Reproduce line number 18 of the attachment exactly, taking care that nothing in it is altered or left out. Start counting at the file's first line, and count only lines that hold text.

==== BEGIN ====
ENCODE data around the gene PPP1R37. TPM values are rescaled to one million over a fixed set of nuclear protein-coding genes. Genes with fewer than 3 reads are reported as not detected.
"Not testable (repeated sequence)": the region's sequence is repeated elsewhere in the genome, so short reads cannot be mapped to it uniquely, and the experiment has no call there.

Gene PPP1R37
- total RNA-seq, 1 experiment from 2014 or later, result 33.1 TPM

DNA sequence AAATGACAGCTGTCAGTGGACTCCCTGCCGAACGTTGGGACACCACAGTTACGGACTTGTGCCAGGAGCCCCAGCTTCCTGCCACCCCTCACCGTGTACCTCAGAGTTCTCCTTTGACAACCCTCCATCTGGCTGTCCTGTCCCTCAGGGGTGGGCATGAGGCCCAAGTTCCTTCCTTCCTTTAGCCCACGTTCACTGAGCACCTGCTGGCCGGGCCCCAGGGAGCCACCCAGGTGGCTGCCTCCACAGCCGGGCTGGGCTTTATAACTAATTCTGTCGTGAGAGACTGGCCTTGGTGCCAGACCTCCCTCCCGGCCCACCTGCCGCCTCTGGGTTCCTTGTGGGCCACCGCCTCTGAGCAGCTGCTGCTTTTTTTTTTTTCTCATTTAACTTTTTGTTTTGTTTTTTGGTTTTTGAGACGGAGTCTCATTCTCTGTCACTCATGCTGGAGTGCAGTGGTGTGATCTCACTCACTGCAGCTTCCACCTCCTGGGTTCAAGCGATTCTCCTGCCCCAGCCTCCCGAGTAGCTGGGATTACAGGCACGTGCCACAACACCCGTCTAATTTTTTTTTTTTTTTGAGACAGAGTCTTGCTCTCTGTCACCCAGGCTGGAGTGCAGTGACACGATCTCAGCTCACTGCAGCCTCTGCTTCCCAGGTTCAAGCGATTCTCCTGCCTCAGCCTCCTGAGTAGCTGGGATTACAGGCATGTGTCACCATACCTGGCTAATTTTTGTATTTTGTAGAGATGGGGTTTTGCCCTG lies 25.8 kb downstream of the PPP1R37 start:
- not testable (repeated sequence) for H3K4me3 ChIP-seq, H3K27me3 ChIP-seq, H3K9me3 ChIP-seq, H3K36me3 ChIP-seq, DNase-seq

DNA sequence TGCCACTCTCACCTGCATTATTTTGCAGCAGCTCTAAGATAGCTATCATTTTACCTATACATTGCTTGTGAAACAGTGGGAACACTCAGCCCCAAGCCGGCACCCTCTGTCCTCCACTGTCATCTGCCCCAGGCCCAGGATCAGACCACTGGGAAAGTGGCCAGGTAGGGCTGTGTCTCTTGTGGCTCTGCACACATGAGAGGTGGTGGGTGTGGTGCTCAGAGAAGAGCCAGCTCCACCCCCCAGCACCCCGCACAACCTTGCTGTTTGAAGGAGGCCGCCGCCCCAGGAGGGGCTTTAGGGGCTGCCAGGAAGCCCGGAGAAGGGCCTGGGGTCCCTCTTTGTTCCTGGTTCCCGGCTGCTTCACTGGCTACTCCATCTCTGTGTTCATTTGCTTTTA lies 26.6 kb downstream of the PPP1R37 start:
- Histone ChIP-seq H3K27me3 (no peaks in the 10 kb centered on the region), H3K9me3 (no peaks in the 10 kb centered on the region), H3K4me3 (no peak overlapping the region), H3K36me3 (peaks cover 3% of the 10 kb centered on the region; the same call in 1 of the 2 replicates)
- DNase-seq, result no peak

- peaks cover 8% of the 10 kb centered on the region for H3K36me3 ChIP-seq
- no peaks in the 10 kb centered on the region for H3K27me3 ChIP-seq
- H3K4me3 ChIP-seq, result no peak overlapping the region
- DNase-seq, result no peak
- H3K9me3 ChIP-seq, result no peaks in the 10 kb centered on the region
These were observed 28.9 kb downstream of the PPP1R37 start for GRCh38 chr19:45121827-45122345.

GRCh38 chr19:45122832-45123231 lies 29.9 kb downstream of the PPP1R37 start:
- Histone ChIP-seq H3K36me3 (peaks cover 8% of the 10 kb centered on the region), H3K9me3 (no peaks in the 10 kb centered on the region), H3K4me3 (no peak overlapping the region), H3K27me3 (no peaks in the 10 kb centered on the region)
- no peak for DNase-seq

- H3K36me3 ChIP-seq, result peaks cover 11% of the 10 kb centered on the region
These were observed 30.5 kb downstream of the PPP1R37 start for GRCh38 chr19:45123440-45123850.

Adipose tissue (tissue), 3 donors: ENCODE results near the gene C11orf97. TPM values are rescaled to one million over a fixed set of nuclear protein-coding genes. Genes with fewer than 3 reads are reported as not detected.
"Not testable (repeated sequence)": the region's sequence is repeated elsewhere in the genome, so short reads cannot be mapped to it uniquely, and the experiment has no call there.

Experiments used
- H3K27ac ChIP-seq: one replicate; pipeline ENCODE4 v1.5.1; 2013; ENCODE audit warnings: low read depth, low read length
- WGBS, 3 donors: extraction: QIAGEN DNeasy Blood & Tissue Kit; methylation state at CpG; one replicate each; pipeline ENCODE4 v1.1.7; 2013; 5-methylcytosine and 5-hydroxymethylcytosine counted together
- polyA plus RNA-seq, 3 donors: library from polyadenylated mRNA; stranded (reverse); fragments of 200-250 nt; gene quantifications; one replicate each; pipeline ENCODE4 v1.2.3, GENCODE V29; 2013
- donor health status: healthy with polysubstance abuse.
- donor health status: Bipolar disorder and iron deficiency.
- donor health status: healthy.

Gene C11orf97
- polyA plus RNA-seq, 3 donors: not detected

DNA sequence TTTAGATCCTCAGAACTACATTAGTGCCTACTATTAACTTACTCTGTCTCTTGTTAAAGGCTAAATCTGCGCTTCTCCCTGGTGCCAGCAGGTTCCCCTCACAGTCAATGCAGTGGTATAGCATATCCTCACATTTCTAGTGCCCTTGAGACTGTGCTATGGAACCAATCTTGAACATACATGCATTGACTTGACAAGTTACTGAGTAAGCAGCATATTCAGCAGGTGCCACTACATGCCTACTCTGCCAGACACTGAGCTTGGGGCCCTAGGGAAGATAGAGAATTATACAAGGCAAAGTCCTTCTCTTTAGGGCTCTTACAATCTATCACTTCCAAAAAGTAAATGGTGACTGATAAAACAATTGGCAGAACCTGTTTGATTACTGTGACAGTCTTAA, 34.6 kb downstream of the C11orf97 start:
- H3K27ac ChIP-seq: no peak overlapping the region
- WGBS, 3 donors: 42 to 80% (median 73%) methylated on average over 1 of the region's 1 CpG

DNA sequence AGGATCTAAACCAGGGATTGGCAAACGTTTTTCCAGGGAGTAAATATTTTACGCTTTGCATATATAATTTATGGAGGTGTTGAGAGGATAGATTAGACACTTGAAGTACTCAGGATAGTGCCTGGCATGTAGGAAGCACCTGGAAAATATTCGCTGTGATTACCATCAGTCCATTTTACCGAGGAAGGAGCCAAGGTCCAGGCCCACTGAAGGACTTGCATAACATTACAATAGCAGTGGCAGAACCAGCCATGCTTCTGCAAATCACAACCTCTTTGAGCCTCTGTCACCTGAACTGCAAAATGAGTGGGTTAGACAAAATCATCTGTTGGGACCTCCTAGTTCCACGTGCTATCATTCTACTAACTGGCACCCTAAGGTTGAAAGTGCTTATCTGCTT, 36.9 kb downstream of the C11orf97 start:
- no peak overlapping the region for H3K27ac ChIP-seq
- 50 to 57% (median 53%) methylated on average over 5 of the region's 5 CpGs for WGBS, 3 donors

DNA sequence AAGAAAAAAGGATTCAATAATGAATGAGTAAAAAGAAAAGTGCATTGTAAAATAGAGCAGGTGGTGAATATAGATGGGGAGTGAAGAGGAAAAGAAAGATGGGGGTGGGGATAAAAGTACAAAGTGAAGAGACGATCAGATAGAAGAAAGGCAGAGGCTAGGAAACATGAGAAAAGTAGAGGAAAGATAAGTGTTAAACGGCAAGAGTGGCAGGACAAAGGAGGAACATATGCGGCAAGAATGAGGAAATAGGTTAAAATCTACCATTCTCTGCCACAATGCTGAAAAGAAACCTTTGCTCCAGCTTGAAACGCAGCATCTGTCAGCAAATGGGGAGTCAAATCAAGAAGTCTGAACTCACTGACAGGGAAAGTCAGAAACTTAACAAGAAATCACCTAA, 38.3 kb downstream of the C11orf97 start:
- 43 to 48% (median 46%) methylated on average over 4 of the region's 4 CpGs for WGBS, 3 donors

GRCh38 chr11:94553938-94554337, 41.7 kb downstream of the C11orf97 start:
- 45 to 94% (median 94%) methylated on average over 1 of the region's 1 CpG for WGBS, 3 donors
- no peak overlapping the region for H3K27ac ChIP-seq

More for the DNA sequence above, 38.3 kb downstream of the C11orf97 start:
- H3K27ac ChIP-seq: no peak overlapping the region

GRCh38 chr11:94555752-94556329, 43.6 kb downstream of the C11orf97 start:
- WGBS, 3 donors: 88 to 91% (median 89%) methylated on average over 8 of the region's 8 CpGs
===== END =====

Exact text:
- no peak for DNase-seq